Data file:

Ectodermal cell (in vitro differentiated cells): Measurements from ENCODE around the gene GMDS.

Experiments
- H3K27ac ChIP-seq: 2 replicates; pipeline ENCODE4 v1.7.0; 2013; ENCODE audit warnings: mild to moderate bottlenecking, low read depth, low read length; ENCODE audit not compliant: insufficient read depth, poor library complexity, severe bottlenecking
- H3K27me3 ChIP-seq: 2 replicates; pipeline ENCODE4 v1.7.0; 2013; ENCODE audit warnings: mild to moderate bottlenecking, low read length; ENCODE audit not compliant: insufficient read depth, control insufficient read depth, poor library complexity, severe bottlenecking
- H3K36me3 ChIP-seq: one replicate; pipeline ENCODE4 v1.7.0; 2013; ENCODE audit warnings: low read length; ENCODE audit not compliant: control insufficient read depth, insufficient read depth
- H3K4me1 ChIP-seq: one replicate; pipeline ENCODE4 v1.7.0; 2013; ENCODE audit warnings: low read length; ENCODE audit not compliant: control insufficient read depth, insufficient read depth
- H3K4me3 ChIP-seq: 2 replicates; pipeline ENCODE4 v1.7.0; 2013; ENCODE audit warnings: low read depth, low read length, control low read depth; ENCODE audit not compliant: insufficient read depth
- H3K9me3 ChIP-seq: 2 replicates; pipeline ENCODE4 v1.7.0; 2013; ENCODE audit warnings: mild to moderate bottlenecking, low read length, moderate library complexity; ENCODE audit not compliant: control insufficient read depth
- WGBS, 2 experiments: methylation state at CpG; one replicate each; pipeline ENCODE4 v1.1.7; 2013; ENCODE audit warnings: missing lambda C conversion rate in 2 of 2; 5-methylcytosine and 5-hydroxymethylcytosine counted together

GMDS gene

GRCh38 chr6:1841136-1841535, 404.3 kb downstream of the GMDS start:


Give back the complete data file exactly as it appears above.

Ectodermal cell (in vitro differentiated cells): Measurements from ENCODE around the gene GMDS.

Experiments
- H3K27ac ChIP-seq: 2 replicates; pipeline ENCODE4 v1.7.0; 2013; ENCODE audit warnings: mild to moderate bottlenecking, low read depth, low read length; ENCODE audit not compliant: insufficient read depth, poor library complexity, severe bottlenecking
- H3K27me3 ChIP-seq: 2 replicates; pipeline ENCODE4 v1.7.0; 2013; ENCODE audit warnings: mild to moderate bottlenecking, low read length; ENCODE audit not compliant: insufficient read depth, control insufficient read depth, poor library complexity, severe bottlenecking
- H3K36me3 ChIP-seq: one replicate; pipeline ENCODE4 v1.7.0; 2013; ENCODE audit warnings: low read length; ENCODE audit not compliant: control insufficient read depth, insufficient read depth
- H3K4me1 ChIP-seq: one replicate; pipeline ENCODE4 v1.7.0; 2013; ENCODE audit warnings: low read length; ENCODE audit not compliant: control insufficient read depth, insufficient read depth
- H3K4me3 ChIP-seq: 2 replicates; pipeline ENCODE4 v1.7.0; 2013; ENCODE audit warnings: low read depth, low read length, control low read depth; ENCODE audit not compliant: insufficient read depth
- H3K9me3 ChIP-seq: 2 replicates; pipeline ENCODE4 v1.7.0; 2013; ENCODE audit warnings: mild to moderate bottlenecking, low read length, moderate library complexity; ENCODE audit not compliant: control insufficient read depth
- WGBS, 2 experiments: methylation state at CpG; one replicate each; pipeline ENCODE4 v1.1.7; 2013; ENCODE audit warnings: missing lambda C conversion rate in 2 of 2; 5-methylcytosine and 5-hydroxymethylcytosine counted together

GMDS gene

GRCh38 chr6:1841136-1841535, 404.3 kb downstream of the GMDS start: